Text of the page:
Nation needs to better balance growth with the reduction of gas emissions
BEIJING - China is set to unveil a plan to impose controls on total energy consumption, said Zhang Ping, director of the National Development and Reform Commission (NDRC) on Friday.
The new plan, together with an energy-intensity target that has already been set for the period between 2011 and 2015, will provide policy guidelines for energy conservation and the reduction of emissions, said Zhang, without outlining a timetable.
"We need to achieve a better balance between economic growth, economic transformation, energy conservation and emissions reduction," said Zhang, at the NDRC's annual work meeting, which came on the back of an extended two-week conference on climate change, held in Durban, South Africa.
In Durban, emerging nations such as China were put under greater pressure to shoulder more responsibility for cutting emissions.
"It will be an unavoidable dilemma that China will have to deal with in the coming years - continuing the processes of industrialization and urbanization while coming under pressure to act more in cutting emissions," said Lin Boqiang, director of the China Center for Energy Economics Research at Xiamen University.
China has set a target of cutting energy intensity - which is calculated as units of energy for each unit of GDP - by 16 percent by 2015 from the 2010 level.
"The controls on total energy consumption will be tougher indicators than the energy-intensity targets, because there are loopholes through which local governments can achieve their energy-intensity targets by expanding the GDP base accordingly," said Lin.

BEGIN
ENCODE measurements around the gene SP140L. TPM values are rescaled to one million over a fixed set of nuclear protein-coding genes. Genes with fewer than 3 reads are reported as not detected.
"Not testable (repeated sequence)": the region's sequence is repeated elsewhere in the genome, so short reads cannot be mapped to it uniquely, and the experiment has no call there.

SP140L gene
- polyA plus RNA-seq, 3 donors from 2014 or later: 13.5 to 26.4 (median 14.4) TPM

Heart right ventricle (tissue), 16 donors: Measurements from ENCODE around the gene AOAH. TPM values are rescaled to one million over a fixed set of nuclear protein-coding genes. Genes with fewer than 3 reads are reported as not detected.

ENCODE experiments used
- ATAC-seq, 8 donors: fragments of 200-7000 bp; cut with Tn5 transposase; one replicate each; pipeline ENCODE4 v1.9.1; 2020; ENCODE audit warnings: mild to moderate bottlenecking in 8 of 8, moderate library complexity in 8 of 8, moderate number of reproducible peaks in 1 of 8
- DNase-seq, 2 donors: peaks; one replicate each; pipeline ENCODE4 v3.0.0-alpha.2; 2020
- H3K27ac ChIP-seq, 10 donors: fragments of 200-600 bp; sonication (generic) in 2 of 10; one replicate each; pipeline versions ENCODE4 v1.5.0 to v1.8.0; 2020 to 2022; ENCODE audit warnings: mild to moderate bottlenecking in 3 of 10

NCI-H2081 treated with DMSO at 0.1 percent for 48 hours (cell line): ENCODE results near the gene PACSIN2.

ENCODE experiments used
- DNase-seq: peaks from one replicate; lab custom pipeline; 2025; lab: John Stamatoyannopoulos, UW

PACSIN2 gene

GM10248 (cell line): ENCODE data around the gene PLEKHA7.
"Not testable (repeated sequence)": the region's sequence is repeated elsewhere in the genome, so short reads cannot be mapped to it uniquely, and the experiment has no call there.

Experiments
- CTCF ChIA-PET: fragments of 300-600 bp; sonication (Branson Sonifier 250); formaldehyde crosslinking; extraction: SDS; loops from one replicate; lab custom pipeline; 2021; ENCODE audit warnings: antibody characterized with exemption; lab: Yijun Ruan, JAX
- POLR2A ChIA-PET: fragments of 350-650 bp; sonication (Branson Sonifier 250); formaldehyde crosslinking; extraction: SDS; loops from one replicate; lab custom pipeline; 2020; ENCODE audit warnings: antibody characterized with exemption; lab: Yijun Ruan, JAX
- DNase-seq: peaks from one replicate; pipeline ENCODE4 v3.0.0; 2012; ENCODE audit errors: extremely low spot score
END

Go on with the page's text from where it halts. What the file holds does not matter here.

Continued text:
The controls will be allocated to provincial governments. The plan will not only have an impact on GDP growth but will also influence the energy structure and price. "Setting limits on energy use means putting limits on GDP," Lin said.
Li Junfeng, deputy director of the Energy Research Institute affiliated with the NDRC, said China must switch to "healthy and qualified GDP", otherwise, it will take years to digest the "junk GDP" at a high environmental cost.
Earlier this month, China laid out detailed plans to control greenhouse gas emissions in the coming five years, with the national target allocated to provincial governments.
In addition, China will adopt more measures to save energy and reduce emissions by increasing the fines imposed for discharging pollutants such as nitrogen oxides, Zhang added.
"Maintaining price stability remains the prime aim of the government's macroeconomic controls next year," said Zhang.
With relatively rapid economic growth and a lower rate of inflation, China's economy has been heading in the right direction this year, the beginning of the nation's 12th Five-Year Plan, he said.
He stressed the need to maintain stable growth next year, an issue that was highlighted at the annual Central Economic Work Conference earlier this week.
As a top priority, China will actively nurture new consumption frontiers and optimize the consumption environment to boost its consumption capability and demand.